Dachshunds and Basset Hounds may look cute as they scurry around on their short legs, but the familiar shape of these short-legged breeds is actually due to a congenital defect that results in a form of dwarfism. Specifically these animals have achondroplasia, an improper development of the cartilage at the end of the animal's long bones. It's a defect that can occur in any breed of dog, and is always present in certain breeds like the two mentioned above. Achondroplasia is one of several types of chondodystrophies, in which the cartilage does not develop properly in the womb, distorting the animal's bones. A dominant genetic defect, achondroplasia appears in about one out of every 10,000 births, and can usually be diagnosed at birth, since the deformities are easily visible. Any dog with the defective gene will be affected, and if the dog is bred, its offspring have a 50 percent chance of being achondroplasic. Further, many dogs with achondroplasia and other chondodystrophies often have serious health problems, including cataracts, cleft palates, kidney and liver problems, seizures and potentially fatal heart problems. The syndrome has been linked to a genetic error in the production of cholesterol in these animals, although the problem isn't yet fully understood. There also is evidence linking it to defects in the animal's pituitary gland. In normal animals, the body deposits calcium within cartilage, which is a fibrous connective tissue. Over time this calcium-enriched cartilage hardens and turns into bone. In achondroplasia, these bones do not grow as long as they should, and they also become abnormally thickened. It's usually just the legs that are affected. However, in many cases the opening in the skull through which the spinal cord passes (the foramen magnum) is narrower than normal. Also, the openings in the vertebrae through which the spinal cord runs also can be abnormally small. Both of these malformations make these animals vulnerable to paralysis if the spinal cord is compressed or injured. Achondroplasia frequently occurs in conjunction with other serious medical problems, including deafness and abnormally shortened life spans. It has a wide range of severity. In some cases the animal's legs may appear nearly normal or only slightly bowed; in extreme cases, the animal will be crippled due to severely deformed limbs.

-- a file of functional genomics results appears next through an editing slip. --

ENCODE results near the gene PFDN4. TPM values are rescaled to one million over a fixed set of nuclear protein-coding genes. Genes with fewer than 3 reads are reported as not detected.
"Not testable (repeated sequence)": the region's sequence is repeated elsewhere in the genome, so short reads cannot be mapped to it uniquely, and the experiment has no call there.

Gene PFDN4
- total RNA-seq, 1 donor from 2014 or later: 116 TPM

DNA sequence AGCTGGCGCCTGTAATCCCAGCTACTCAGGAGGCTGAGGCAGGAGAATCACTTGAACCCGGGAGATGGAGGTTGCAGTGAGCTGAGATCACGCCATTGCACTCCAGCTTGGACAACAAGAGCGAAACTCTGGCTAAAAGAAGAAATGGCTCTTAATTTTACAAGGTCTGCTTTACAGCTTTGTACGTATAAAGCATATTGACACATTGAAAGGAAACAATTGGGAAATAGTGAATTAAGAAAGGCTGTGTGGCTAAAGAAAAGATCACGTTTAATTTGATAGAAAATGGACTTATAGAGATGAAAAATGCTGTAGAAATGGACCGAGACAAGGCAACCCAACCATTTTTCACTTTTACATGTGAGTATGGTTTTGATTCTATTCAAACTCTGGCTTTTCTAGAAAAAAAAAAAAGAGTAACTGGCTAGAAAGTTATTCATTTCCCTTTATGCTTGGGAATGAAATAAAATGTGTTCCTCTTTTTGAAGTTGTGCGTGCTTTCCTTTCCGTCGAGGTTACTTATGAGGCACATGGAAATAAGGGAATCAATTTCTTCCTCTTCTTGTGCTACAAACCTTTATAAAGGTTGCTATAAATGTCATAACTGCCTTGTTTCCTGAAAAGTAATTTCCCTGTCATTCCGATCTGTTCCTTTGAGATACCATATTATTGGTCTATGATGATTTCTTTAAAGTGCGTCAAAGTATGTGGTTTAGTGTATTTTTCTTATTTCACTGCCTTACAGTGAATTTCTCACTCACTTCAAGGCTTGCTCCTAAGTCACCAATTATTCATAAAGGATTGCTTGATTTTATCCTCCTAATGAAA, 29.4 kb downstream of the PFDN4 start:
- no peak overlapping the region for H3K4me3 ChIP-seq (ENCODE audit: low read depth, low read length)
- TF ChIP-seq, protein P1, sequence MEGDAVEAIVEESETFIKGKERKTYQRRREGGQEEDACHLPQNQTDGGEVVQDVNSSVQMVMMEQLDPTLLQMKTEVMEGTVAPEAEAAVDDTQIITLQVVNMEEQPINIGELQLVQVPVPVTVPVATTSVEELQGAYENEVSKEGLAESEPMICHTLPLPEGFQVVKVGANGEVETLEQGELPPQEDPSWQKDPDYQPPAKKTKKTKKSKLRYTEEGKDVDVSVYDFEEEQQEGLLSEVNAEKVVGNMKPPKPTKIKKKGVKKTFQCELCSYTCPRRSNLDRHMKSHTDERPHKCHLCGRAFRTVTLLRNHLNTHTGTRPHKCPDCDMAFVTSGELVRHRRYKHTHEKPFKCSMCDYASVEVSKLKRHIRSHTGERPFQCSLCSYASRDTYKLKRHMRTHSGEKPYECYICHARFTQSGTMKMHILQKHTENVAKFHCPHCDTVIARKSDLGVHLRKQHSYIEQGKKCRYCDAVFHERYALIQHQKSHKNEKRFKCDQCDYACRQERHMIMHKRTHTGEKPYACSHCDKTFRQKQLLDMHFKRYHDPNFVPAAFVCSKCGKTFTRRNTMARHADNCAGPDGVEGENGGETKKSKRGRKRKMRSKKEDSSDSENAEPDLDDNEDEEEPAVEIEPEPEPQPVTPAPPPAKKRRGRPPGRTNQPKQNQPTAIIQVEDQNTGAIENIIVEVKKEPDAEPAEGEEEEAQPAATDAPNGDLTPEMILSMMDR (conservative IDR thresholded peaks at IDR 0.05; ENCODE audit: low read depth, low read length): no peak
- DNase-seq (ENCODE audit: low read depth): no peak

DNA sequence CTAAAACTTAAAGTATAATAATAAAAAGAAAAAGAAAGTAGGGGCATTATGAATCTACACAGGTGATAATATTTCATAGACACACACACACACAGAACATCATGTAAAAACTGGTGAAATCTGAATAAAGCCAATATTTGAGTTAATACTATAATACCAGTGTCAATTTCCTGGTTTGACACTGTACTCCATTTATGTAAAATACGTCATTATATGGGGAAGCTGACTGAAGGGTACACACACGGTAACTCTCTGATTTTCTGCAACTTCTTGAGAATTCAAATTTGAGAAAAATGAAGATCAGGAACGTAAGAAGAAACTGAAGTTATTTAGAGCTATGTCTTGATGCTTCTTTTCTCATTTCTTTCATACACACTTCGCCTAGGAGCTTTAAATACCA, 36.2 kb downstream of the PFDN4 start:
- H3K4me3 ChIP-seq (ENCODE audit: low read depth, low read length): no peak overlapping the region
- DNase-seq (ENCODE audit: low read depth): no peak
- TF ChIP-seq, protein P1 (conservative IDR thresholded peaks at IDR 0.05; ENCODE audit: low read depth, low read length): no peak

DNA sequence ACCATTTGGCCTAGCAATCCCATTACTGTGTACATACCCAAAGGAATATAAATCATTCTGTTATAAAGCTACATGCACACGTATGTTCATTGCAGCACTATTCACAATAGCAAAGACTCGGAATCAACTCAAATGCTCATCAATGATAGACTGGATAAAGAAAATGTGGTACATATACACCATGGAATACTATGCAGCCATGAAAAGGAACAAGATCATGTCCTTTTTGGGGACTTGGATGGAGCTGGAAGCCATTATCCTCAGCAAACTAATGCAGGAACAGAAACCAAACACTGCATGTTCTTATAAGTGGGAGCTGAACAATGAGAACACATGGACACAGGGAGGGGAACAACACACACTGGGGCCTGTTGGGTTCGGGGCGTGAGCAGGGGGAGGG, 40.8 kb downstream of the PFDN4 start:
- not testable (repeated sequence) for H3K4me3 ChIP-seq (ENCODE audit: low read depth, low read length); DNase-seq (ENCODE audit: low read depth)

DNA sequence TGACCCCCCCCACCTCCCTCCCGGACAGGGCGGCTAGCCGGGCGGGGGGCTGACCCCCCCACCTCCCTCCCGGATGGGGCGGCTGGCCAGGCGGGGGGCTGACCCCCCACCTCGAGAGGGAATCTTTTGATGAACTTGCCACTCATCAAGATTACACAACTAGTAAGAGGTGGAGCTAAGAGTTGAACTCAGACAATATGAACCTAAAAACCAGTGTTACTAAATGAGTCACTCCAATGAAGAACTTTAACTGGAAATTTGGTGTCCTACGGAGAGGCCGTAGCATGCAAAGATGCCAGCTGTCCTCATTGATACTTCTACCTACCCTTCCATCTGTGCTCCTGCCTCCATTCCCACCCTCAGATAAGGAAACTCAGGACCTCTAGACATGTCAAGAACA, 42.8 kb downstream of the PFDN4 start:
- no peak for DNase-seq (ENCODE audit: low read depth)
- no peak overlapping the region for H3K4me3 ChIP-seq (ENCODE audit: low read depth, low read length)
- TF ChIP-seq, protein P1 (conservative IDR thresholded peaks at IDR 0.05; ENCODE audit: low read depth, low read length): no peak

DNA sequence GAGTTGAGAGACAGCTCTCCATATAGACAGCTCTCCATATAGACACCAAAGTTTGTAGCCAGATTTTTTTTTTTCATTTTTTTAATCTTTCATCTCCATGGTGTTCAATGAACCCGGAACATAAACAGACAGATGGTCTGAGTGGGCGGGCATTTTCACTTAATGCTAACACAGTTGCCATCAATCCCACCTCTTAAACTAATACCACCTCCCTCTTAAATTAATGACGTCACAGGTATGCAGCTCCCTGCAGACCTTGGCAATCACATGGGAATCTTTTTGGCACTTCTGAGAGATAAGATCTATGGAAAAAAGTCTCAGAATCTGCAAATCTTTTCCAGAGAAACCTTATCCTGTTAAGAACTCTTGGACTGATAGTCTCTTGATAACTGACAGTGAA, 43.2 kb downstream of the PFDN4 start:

There is no cure for achondroplasia and its related chondodystrophies. Most animals with mild conditions do not experience any pain or difficulty moving. For those with severe deformities, several types of orthopedic surgeries can be performed, with varying degrees of success. In most cases, the surgery is performed when the dog is about 1 year old and the bones have nearly finished developing.
Since achondroplasia is a genetically inherited disorder, it's critical that anyone planning to breed their dog first check to see if the condition is present in the dog's parents, grandparents or siblings. Many kennel clubs and organizations devoted to specific breeds offer testing and certification to identify carriers and affected animals. In breeds that are automatically achondroplasic, such as Bassets and Dachshunds, owners should check with their veterinarian about any breeding or health concerns.